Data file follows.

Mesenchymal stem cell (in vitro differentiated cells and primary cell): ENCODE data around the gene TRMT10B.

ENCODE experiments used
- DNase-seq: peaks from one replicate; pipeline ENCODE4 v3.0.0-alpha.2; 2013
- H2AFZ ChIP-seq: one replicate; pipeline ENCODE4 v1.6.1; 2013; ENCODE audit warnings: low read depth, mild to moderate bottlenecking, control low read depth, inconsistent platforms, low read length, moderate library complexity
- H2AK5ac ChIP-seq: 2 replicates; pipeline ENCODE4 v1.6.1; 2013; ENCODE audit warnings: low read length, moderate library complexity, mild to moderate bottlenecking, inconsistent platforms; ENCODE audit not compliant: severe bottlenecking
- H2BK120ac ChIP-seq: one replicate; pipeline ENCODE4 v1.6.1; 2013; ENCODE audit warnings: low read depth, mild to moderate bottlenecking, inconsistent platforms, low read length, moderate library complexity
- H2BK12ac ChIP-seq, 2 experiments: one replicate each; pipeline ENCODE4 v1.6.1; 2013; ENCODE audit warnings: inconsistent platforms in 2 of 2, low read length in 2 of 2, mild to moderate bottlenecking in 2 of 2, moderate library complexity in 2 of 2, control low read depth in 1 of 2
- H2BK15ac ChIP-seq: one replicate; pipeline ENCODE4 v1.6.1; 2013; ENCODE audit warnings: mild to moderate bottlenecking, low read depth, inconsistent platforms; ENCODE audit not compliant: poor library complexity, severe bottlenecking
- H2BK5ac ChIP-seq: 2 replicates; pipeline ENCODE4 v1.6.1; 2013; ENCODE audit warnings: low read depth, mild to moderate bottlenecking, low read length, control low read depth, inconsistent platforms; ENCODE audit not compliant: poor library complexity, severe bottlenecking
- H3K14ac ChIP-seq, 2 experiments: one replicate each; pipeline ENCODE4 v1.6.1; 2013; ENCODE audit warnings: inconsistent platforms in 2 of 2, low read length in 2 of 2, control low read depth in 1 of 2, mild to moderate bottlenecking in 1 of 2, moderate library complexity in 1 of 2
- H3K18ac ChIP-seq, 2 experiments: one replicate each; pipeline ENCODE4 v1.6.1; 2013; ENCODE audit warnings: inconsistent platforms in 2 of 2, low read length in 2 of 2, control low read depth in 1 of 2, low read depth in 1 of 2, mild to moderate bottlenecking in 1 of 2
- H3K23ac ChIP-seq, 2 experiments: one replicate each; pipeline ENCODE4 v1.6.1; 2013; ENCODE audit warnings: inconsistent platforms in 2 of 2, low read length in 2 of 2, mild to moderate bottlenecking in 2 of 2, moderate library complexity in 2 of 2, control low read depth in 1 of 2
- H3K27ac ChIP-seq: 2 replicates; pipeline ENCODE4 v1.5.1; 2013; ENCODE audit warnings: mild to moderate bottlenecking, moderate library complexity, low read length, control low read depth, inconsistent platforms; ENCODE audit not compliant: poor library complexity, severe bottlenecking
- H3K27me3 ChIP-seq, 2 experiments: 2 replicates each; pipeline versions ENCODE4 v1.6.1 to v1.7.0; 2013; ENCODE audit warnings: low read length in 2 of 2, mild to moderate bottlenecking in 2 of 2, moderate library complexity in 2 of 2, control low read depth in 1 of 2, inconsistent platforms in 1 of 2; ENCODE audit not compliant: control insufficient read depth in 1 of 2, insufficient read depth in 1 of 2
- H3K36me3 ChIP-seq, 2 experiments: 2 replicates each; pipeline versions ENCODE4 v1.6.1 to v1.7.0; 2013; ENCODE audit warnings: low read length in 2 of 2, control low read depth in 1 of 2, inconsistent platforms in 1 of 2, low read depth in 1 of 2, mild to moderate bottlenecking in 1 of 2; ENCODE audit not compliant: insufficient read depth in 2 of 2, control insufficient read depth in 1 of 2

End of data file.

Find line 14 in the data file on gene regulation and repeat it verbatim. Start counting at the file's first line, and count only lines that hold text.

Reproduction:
- H3K27me3 ChIP-seq, 2 experiments: 2 replicates each; pipeline versions ENCODE4 v1.6.1 to v1.7.0; 2013; ENCODE audit warnings: low read length in 2 of 2, mild to moderate bottlenecking in 2 of 2, moderate library complexity in 2 of 2, control low read depth in 1 of 2, inconsistent platforms in 1 of 2; ENCODE audit not compliant: control insufficient read depth in 1 of 2, insufficient read depth in 1 of 2